This small park is sandwiched between downtown Martinez and the Carquinez Strait. Freighters slide by and the Benicia Bridge gleams across the water, while trains rumble between marsh and town, stopping at the AmTrak station next to Granger’s Wharf. The wetlands here are a human construct, developed in 2002 to alleviate flooding and as mitigation for the new Carquinez Bridge. But its 2 or 3 mile maze of trails is an inviting place to watch waterfowl. Pickleweed Boardwalk Trail crosses the marsh to an arched wooden bridge over Alhambra Creek, then wanders near the weedy land's edge. Look for scaups and buffleheads in winter, or even secretive black rails. Low tide exposes mud flats where avocets and willets forage.
Here what seems like the skeleton of a whale lies half-buried in muddy sand. It turns out to be the remains of another creature of the sea: the Forester, a four-masted schooner that hauled lumber and other freight around the Pacific through the first quarter of the 20th century, and later was retired to Martinez by her captain, who lived on board until 1947. Despite preservation efforts, the vessel burned almost to the waterline in 1975. Only its keel and ribs–and a plaque telling its history–remain.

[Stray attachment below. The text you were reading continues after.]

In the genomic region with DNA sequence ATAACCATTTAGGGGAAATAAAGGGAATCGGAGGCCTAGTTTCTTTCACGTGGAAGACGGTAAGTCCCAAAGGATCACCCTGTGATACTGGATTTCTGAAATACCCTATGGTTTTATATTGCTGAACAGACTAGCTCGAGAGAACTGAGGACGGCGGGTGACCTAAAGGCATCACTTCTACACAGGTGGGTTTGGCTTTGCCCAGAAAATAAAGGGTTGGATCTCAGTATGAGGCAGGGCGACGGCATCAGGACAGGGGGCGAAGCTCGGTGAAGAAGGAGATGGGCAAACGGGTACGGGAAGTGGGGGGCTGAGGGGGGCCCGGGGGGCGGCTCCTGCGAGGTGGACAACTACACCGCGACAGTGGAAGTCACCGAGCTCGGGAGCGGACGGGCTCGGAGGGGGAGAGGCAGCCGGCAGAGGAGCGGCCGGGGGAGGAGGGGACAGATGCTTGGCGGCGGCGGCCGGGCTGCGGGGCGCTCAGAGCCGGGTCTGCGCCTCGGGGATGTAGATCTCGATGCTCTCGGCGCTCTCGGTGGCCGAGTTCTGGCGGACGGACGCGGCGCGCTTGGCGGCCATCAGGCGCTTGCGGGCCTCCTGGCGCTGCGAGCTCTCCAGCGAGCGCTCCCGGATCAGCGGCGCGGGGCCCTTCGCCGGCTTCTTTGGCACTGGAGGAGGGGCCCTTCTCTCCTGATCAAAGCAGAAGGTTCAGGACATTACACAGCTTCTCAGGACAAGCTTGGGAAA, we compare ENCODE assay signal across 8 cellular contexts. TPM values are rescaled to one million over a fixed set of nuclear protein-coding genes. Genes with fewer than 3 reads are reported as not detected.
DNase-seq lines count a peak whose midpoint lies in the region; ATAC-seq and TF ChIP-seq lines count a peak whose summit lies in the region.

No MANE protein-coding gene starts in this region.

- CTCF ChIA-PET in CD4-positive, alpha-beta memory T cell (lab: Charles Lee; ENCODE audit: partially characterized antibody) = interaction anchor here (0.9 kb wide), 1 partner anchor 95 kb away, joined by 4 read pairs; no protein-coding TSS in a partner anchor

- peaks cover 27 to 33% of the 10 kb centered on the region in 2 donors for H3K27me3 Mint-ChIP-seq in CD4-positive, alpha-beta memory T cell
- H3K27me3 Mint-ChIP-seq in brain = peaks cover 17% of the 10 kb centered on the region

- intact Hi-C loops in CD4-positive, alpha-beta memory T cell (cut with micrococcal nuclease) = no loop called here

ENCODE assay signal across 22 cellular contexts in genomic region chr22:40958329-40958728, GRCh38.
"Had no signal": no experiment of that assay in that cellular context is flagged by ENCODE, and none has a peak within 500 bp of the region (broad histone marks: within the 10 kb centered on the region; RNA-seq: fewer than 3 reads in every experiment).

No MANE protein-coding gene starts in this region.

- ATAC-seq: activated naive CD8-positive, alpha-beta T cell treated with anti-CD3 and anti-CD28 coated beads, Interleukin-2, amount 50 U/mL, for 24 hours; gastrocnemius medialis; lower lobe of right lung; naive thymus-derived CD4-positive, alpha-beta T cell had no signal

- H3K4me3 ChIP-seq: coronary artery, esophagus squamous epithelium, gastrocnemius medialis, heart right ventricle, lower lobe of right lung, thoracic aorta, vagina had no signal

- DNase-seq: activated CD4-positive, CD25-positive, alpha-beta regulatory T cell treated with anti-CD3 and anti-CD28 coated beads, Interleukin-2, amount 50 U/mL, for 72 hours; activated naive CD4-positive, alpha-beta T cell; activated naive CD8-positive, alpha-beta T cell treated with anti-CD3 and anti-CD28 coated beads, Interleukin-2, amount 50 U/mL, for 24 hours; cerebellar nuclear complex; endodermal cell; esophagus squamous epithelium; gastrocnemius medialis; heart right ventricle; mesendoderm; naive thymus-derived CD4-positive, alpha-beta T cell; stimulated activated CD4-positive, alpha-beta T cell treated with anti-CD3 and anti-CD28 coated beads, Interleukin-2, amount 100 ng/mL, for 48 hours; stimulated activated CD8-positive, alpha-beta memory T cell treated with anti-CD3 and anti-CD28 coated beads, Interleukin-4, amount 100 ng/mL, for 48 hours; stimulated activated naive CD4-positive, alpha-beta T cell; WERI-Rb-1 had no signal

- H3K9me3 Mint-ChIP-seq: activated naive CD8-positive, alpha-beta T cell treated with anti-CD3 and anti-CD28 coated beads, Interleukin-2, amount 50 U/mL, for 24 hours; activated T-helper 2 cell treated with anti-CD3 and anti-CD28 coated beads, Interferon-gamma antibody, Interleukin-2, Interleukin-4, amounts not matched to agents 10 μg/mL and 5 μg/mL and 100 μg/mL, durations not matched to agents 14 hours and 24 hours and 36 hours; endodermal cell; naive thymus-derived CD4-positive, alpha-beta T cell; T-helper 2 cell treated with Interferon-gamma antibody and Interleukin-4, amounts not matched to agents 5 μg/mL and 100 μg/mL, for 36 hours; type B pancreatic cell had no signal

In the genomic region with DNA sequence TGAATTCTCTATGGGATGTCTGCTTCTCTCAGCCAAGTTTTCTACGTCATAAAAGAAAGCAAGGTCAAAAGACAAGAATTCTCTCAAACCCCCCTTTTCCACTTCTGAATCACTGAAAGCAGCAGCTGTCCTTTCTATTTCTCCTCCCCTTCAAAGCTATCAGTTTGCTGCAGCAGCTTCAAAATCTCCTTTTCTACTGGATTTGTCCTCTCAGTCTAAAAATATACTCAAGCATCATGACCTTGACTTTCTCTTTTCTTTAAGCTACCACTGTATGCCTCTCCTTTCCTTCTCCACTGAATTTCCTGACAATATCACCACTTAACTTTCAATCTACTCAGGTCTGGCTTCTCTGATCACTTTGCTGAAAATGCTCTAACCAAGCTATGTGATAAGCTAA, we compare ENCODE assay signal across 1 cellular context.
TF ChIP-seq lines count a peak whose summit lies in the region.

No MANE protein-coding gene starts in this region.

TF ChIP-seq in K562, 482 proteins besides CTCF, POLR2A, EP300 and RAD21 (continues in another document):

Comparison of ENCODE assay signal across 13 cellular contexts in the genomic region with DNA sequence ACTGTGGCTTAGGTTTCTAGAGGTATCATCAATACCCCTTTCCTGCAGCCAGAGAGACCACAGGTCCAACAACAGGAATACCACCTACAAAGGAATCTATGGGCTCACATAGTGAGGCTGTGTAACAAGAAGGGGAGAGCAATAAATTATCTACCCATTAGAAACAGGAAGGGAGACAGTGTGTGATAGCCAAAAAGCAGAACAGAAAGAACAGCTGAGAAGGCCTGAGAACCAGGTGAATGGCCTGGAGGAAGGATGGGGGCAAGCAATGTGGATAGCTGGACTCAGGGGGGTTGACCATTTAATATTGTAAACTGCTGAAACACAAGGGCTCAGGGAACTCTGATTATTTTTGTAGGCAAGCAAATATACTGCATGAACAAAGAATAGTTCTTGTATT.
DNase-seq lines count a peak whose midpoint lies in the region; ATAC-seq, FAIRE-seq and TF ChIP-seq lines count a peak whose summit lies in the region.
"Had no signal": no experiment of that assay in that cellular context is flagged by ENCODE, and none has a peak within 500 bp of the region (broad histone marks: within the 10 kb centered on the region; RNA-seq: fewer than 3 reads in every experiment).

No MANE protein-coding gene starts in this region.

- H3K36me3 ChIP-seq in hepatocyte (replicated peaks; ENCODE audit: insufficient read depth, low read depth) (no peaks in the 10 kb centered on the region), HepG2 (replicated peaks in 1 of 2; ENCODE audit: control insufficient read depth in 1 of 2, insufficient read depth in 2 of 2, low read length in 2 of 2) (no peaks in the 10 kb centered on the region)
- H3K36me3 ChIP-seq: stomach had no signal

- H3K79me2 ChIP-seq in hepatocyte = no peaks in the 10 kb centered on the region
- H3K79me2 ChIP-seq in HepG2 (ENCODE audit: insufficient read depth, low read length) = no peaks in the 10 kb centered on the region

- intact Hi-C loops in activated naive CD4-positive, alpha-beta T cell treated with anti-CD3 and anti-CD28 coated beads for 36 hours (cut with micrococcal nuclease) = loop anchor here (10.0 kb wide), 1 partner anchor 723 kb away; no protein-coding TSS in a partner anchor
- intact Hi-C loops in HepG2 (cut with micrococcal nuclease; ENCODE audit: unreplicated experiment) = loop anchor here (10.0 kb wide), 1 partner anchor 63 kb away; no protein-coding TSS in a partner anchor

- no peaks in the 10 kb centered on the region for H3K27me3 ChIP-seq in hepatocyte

Getting there: Take the Alhambra Valley Road exit from Highway 4, go north to Escobar. Turn right on Escobar, right on Ferry St., and left into the park. Or ride Amtrak to Martinez; the station is at the park entrance. No fee; bikes are permitted on trails; dogs are not.
Originally published in Bay Nature Magazine October 2008